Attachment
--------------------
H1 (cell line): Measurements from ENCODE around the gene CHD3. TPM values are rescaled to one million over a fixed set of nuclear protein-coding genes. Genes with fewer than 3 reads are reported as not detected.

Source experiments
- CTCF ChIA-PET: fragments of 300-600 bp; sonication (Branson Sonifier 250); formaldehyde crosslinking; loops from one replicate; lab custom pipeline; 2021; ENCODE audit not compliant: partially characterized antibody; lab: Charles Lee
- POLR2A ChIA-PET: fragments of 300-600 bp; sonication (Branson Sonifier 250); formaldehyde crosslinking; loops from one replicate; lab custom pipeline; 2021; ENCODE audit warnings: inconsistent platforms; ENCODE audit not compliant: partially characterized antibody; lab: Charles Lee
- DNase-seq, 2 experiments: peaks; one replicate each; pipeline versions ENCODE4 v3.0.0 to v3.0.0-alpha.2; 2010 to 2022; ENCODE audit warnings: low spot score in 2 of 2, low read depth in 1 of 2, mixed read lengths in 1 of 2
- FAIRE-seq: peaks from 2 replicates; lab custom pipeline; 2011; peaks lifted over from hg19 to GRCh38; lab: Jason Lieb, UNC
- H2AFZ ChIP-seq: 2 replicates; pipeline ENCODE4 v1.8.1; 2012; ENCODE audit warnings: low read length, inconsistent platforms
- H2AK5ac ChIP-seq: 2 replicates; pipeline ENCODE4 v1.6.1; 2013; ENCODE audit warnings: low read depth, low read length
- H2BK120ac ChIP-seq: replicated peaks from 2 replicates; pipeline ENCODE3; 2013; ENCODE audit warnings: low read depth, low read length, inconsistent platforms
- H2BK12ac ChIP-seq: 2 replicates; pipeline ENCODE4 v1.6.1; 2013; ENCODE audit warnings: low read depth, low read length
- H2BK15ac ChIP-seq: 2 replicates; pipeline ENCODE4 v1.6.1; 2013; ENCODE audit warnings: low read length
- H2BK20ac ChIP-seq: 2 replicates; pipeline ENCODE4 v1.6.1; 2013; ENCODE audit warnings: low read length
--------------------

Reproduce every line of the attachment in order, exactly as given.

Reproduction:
H1 (cell line): Measurements from ENCODE around the gene CHD3. TPM values are rescaled to one million over a fixed set of nuclear protein-coding genes. Genes with fewer than 3 reads are reported as not detected.

Source experiments
- CTCF ChIA-PET: fragments of 300-600 bp; sonication (Branson Sonifier 250); formaldehyde crosslinking; loops from one replicate; lab custom pipeline; 2021; ENCODE audit not compliant: partially characterized antibody; lab: Charles Lee
- POLR2A ChIA-PET: fragments of 300-600 bp; sonication (Branson Sonifier 250); formaldehyde crosslinking; loops from one replicate; lab custom pipeline; 2021; ENCODE audit warnings: inconsistent platforms; ENCODE audit not compliant: partially characterized antibody; lab: Charles Lee
- DNase-seq, 2 experiments: peaks; one replicate each; pipeline versions ENCODE4 v3.0.0 to v3.0.0-alpha.2; 2010 to 2022; ENCODE audit warnings: low spot score in 2 of 2, low read depth in 1 of 2, mixed read lengths in 1 of 2
- FAIRE-seq: peaks from 2 replicates; lab custom pipeline; 2011; peaks lifted over from hg19 to GRCh38; lab: Jason Lieb, UNC
- H2AFZ ChIP-seq: 2 replicates; pipeline ENCODE4 v1.8.1; 2012; ENCODE audit warnings: low read length, inconsistent platforms
- H2AK5ac ChIP-seq: 2 replicates; pipeline ENCODE4 v1.6.1; 2013; ENCODE audit warnings: low read depth, low read length
- H2BK120ac ChIP-seq: replicated peaks from 2 replicates; pipeline ENCODE3; 2013; ENCODE audit warnings: low read depth, low read length, inconsistent platforms
- H2BK12ac ChIP-seq: 2 replicates; pipeline ENCODE4 v1.6.1; 2013; ENCODE audit warnings: low read depth, low read length
- H2BK15ac ChIP-seq: 2 replicates; pipeline ENCODE4 v1.6.1; 2013; ENCODE audit warnings: low read length
- H2BK20ac ChIP-seq: 2 replicates; pipeline ENCODE4 v1.6.1; 2013; ENCODE audit warnings: low read length